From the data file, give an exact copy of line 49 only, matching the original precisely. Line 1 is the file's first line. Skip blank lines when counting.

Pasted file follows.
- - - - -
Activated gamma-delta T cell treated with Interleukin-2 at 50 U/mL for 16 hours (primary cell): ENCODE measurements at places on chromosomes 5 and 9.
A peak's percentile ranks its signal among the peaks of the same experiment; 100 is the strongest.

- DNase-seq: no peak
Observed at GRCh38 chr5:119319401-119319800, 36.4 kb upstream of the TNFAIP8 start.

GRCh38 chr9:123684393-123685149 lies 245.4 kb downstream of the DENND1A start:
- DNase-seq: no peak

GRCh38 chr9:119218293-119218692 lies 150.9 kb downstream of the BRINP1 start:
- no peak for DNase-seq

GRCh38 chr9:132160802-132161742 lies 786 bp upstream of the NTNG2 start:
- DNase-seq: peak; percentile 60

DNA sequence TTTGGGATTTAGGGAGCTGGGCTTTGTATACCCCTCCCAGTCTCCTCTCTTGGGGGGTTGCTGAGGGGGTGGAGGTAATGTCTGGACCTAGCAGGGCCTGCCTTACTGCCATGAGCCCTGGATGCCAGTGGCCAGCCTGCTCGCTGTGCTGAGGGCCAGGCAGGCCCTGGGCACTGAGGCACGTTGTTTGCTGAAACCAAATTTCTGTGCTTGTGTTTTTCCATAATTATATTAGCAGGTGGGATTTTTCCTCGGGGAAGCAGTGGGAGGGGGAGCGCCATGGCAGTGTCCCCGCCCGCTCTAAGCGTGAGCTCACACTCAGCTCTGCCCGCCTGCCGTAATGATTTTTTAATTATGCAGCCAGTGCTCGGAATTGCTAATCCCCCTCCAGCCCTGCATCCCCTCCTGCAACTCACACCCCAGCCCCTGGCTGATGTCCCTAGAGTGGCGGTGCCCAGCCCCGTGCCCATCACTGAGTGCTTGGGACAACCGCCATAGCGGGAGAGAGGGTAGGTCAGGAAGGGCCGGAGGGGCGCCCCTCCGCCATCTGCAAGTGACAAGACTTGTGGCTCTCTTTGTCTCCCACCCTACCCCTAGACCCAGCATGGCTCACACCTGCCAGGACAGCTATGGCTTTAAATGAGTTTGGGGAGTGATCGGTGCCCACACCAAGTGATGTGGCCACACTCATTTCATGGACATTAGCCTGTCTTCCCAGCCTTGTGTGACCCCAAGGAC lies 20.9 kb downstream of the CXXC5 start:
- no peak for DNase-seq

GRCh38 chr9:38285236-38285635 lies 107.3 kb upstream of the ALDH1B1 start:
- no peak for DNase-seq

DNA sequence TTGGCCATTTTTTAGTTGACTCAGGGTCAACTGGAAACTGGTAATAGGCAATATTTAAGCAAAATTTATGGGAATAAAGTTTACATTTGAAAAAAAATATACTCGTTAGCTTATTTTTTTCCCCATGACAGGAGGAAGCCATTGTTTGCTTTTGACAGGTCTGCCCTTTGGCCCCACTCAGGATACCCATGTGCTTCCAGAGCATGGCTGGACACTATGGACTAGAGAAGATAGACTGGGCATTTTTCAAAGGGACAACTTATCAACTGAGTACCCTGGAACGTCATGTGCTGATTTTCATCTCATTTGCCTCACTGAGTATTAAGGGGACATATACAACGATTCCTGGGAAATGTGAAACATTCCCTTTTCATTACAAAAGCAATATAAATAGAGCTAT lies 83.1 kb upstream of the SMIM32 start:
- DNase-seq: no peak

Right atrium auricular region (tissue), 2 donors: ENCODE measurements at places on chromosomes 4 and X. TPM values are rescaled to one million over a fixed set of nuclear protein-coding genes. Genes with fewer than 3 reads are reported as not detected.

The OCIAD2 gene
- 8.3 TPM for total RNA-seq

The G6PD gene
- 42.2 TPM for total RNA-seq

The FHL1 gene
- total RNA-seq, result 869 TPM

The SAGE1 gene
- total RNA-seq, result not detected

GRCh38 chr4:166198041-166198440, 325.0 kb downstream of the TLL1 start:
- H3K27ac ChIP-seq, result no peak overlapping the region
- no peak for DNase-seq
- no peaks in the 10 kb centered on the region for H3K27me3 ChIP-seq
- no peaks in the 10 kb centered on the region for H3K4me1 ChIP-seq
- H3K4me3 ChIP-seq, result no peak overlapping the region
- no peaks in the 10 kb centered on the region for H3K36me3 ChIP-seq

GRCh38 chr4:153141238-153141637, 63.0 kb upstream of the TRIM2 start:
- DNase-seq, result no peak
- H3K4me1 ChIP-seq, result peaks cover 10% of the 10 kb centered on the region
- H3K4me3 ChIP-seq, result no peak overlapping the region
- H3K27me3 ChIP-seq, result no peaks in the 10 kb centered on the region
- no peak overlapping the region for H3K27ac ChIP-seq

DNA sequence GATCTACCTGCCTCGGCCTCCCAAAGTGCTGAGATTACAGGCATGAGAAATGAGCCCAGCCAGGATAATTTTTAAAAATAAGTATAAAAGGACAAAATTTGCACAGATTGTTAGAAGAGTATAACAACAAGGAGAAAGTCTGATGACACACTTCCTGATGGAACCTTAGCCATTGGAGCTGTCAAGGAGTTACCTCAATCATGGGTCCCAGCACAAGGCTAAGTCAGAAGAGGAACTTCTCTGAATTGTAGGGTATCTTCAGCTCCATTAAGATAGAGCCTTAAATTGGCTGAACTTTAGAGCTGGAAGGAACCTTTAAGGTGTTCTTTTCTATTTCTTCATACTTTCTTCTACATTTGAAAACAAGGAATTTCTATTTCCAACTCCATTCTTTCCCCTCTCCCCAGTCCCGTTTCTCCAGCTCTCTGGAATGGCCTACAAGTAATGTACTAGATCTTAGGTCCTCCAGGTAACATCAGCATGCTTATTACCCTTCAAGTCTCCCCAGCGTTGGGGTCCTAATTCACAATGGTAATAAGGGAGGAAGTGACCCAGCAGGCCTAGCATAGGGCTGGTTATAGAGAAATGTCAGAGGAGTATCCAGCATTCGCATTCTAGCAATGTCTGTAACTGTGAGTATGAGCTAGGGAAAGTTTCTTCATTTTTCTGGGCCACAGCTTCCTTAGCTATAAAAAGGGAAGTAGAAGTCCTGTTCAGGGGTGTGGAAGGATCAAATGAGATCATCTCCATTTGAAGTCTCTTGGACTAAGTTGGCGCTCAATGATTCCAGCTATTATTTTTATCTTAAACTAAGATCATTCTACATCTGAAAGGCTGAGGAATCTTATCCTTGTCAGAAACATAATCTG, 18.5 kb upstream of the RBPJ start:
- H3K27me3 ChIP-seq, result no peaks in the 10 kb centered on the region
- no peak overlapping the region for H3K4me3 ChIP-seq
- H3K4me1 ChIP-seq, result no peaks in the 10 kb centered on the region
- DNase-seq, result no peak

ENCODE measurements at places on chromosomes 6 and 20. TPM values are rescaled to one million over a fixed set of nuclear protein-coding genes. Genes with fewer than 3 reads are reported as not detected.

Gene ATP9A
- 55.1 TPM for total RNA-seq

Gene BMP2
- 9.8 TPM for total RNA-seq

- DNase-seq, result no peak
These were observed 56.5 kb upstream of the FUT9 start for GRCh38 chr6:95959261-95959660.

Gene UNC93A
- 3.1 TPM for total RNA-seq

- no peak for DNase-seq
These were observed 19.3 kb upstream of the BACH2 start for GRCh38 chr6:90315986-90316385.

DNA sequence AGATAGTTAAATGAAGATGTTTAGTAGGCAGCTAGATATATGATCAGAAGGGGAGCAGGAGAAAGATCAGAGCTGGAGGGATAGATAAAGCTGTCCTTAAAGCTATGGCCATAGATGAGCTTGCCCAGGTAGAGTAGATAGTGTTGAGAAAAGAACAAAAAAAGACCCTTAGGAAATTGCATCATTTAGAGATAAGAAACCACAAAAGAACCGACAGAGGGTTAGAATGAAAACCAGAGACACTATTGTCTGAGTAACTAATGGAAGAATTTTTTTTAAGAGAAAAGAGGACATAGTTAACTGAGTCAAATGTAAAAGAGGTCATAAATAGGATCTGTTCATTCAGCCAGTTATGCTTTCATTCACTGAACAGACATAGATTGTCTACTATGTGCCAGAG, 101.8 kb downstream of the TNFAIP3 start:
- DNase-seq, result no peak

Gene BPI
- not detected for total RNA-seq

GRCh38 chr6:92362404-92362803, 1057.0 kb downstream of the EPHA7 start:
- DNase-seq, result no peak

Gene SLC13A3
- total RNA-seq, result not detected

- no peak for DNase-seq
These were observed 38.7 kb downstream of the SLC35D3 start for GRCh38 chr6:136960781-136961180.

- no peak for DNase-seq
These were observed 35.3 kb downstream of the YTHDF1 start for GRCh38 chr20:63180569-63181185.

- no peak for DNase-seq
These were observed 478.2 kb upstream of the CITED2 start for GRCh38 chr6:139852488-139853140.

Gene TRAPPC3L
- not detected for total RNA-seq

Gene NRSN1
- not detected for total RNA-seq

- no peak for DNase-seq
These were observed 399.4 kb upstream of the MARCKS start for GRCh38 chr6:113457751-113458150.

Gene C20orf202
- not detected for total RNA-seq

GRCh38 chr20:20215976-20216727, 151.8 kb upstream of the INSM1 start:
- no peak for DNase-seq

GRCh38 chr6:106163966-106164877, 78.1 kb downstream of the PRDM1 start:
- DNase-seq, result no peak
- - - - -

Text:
- DNase-seq, result no peak